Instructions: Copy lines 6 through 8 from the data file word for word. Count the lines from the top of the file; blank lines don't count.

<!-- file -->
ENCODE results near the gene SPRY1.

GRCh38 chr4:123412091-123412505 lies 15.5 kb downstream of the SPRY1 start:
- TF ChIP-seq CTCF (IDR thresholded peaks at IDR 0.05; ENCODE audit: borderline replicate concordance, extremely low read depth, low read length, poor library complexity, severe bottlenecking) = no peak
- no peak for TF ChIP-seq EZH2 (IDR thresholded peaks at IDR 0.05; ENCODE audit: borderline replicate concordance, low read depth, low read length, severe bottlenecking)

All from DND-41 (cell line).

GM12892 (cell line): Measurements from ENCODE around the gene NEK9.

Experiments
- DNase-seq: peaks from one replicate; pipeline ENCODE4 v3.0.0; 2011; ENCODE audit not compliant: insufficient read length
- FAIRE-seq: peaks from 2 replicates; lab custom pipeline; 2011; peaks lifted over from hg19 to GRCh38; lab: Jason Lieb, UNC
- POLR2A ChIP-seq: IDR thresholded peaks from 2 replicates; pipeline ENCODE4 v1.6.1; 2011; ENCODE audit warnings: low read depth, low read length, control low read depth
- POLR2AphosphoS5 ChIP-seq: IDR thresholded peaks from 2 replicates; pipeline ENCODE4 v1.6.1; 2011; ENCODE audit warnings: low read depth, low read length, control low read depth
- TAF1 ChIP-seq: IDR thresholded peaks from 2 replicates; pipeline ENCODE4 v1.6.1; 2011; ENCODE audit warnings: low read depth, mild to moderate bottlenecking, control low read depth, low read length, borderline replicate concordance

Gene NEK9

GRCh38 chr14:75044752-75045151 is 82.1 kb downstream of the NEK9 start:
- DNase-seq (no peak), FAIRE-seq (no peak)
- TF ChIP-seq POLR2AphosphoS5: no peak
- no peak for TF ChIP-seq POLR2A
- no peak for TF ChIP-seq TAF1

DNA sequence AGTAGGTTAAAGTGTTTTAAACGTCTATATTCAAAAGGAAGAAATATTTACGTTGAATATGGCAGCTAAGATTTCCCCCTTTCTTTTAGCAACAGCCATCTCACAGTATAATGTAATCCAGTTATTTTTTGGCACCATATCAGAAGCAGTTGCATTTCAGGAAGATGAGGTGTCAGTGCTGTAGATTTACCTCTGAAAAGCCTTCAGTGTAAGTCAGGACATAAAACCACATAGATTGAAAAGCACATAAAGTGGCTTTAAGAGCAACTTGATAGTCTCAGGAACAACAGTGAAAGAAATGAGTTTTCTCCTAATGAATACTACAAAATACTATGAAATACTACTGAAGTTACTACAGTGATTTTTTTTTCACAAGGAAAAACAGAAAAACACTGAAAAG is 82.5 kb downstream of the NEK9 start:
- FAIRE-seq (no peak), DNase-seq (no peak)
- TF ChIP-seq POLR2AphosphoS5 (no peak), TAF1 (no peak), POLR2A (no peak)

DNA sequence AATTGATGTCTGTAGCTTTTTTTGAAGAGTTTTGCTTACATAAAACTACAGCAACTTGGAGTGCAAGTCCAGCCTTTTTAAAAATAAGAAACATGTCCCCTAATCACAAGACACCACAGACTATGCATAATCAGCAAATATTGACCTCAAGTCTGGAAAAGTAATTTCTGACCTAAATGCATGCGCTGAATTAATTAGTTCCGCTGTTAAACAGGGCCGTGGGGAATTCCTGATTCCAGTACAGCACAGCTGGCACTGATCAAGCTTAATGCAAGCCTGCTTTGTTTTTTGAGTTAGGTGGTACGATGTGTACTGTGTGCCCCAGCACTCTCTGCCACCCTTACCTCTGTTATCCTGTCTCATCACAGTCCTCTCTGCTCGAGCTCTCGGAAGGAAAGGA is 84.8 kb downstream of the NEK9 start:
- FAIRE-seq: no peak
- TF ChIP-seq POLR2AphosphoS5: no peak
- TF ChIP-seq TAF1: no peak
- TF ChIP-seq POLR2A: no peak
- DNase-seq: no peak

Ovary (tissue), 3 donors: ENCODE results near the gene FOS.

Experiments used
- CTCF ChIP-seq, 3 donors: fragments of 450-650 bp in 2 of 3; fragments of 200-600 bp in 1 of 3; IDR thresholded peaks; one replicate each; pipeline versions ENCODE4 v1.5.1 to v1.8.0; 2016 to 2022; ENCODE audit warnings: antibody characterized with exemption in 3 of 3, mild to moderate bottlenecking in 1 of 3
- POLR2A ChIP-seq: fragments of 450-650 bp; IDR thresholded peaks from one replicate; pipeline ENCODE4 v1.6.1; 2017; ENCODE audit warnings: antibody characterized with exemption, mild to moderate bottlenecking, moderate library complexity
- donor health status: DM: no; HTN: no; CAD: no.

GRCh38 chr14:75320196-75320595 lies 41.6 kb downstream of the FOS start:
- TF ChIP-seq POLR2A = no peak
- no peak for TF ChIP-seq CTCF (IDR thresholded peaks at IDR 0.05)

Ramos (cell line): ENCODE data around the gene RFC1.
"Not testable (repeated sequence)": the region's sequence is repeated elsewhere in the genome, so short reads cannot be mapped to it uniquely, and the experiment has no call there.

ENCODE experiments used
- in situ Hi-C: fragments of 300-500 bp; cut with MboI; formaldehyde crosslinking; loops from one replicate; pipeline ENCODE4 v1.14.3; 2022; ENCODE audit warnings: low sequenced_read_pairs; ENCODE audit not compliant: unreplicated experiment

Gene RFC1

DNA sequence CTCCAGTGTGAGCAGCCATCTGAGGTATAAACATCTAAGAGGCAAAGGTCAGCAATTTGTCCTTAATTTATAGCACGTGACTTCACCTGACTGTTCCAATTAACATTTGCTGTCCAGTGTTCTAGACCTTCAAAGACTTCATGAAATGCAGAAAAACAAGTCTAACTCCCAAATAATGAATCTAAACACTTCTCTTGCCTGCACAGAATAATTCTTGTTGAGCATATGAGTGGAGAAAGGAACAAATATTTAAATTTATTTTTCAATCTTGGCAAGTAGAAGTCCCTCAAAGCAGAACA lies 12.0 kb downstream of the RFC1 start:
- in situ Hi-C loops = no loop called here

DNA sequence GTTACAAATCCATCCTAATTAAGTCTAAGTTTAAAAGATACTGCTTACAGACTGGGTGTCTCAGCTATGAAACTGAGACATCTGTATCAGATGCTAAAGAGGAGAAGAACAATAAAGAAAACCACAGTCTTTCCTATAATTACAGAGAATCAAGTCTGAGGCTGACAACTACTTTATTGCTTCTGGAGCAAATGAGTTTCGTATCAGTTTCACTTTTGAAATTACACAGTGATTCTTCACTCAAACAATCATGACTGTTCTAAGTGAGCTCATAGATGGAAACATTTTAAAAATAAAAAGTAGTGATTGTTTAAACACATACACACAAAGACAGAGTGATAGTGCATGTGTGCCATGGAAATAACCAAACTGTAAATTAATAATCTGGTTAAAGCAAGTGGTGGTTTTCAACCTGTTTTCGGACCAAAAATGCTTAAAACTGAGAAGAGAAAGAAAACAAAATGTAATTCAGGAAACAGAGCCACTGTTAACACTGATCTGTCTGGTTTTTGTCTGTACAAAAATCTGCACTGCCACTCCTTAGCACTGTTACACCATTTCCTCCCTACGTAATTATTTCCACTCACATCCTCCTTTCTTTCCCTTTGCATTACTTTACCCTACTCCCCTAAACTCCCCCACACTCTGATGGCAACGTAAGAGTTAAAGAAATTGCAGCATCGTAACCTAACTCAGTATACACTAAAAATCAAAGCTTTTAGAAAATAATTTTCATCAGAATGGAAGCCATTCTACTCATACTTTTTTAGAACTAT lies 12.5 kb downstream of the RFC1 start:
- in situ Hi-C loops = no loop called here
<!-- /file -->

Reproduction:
GM12892 (cell line): Measurements from ENCODE around the gene NEK9.

Experiments
- DNase-seq: peaks from one replicate; pipeline ENCODE4 v3.0.0; 2011; ENCODE audit not compliant: insufficient read length